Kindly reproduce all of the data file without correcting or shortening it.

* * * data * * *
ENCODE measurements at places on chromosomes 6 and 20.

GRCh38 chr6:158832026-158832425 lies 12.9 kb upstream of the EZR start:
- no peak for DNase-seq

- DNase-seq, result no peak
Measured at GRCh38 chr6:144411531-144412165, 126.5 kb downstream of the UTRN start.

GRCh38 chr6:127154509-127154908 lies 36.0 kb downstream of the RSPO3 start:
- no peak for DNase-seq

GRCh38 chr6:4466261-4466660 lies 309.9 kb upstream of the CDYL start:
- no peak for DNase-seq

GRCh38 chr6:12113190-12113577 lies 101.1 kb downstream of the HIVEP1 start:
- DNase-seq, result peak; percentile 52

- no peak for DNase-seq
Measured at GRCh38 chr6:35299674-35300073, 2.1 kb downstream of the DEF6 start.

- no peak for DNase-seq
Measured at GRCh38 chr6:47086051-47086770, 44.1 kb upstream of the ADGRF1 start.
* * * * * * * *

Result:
ENCODE measurements at places on chromosomes 6 and 20.

GRCh38 chr6:158832026-158832425 lies 12.9 kb upstream of the EZR start:
- no peak for DNase-seq

- DNase-seq, result no peak
Measured at GRCh38 chr6:144411531-144412165, 126.5 kb downstream of the UTRN start.

GRCh38 chr6:127154509-127154908 lies 36.0 kb downstream of the RSPO3 start:
- no peak for DNase-seq

GRCh38 chr6:4466261-4466660 lies 309.9 kb upstream of the CDYL start:
- no peak for DNase-seq

GRCh38 chr6:12113190-12113577 lies 101.1 kb downstream of the HIVEP1 start:
- DNase-seq, result peak; percentile 52

- no peak for DNase-seq
Measured at GRCh38 chr6:35299674-35300073, 2.1 kb downstream of the DEF6 start.

- no peak for DNase-seq
Measured at GRCh38 chr6:47086051-47086770, 44.1 kb upstream of the ADGRF1 start.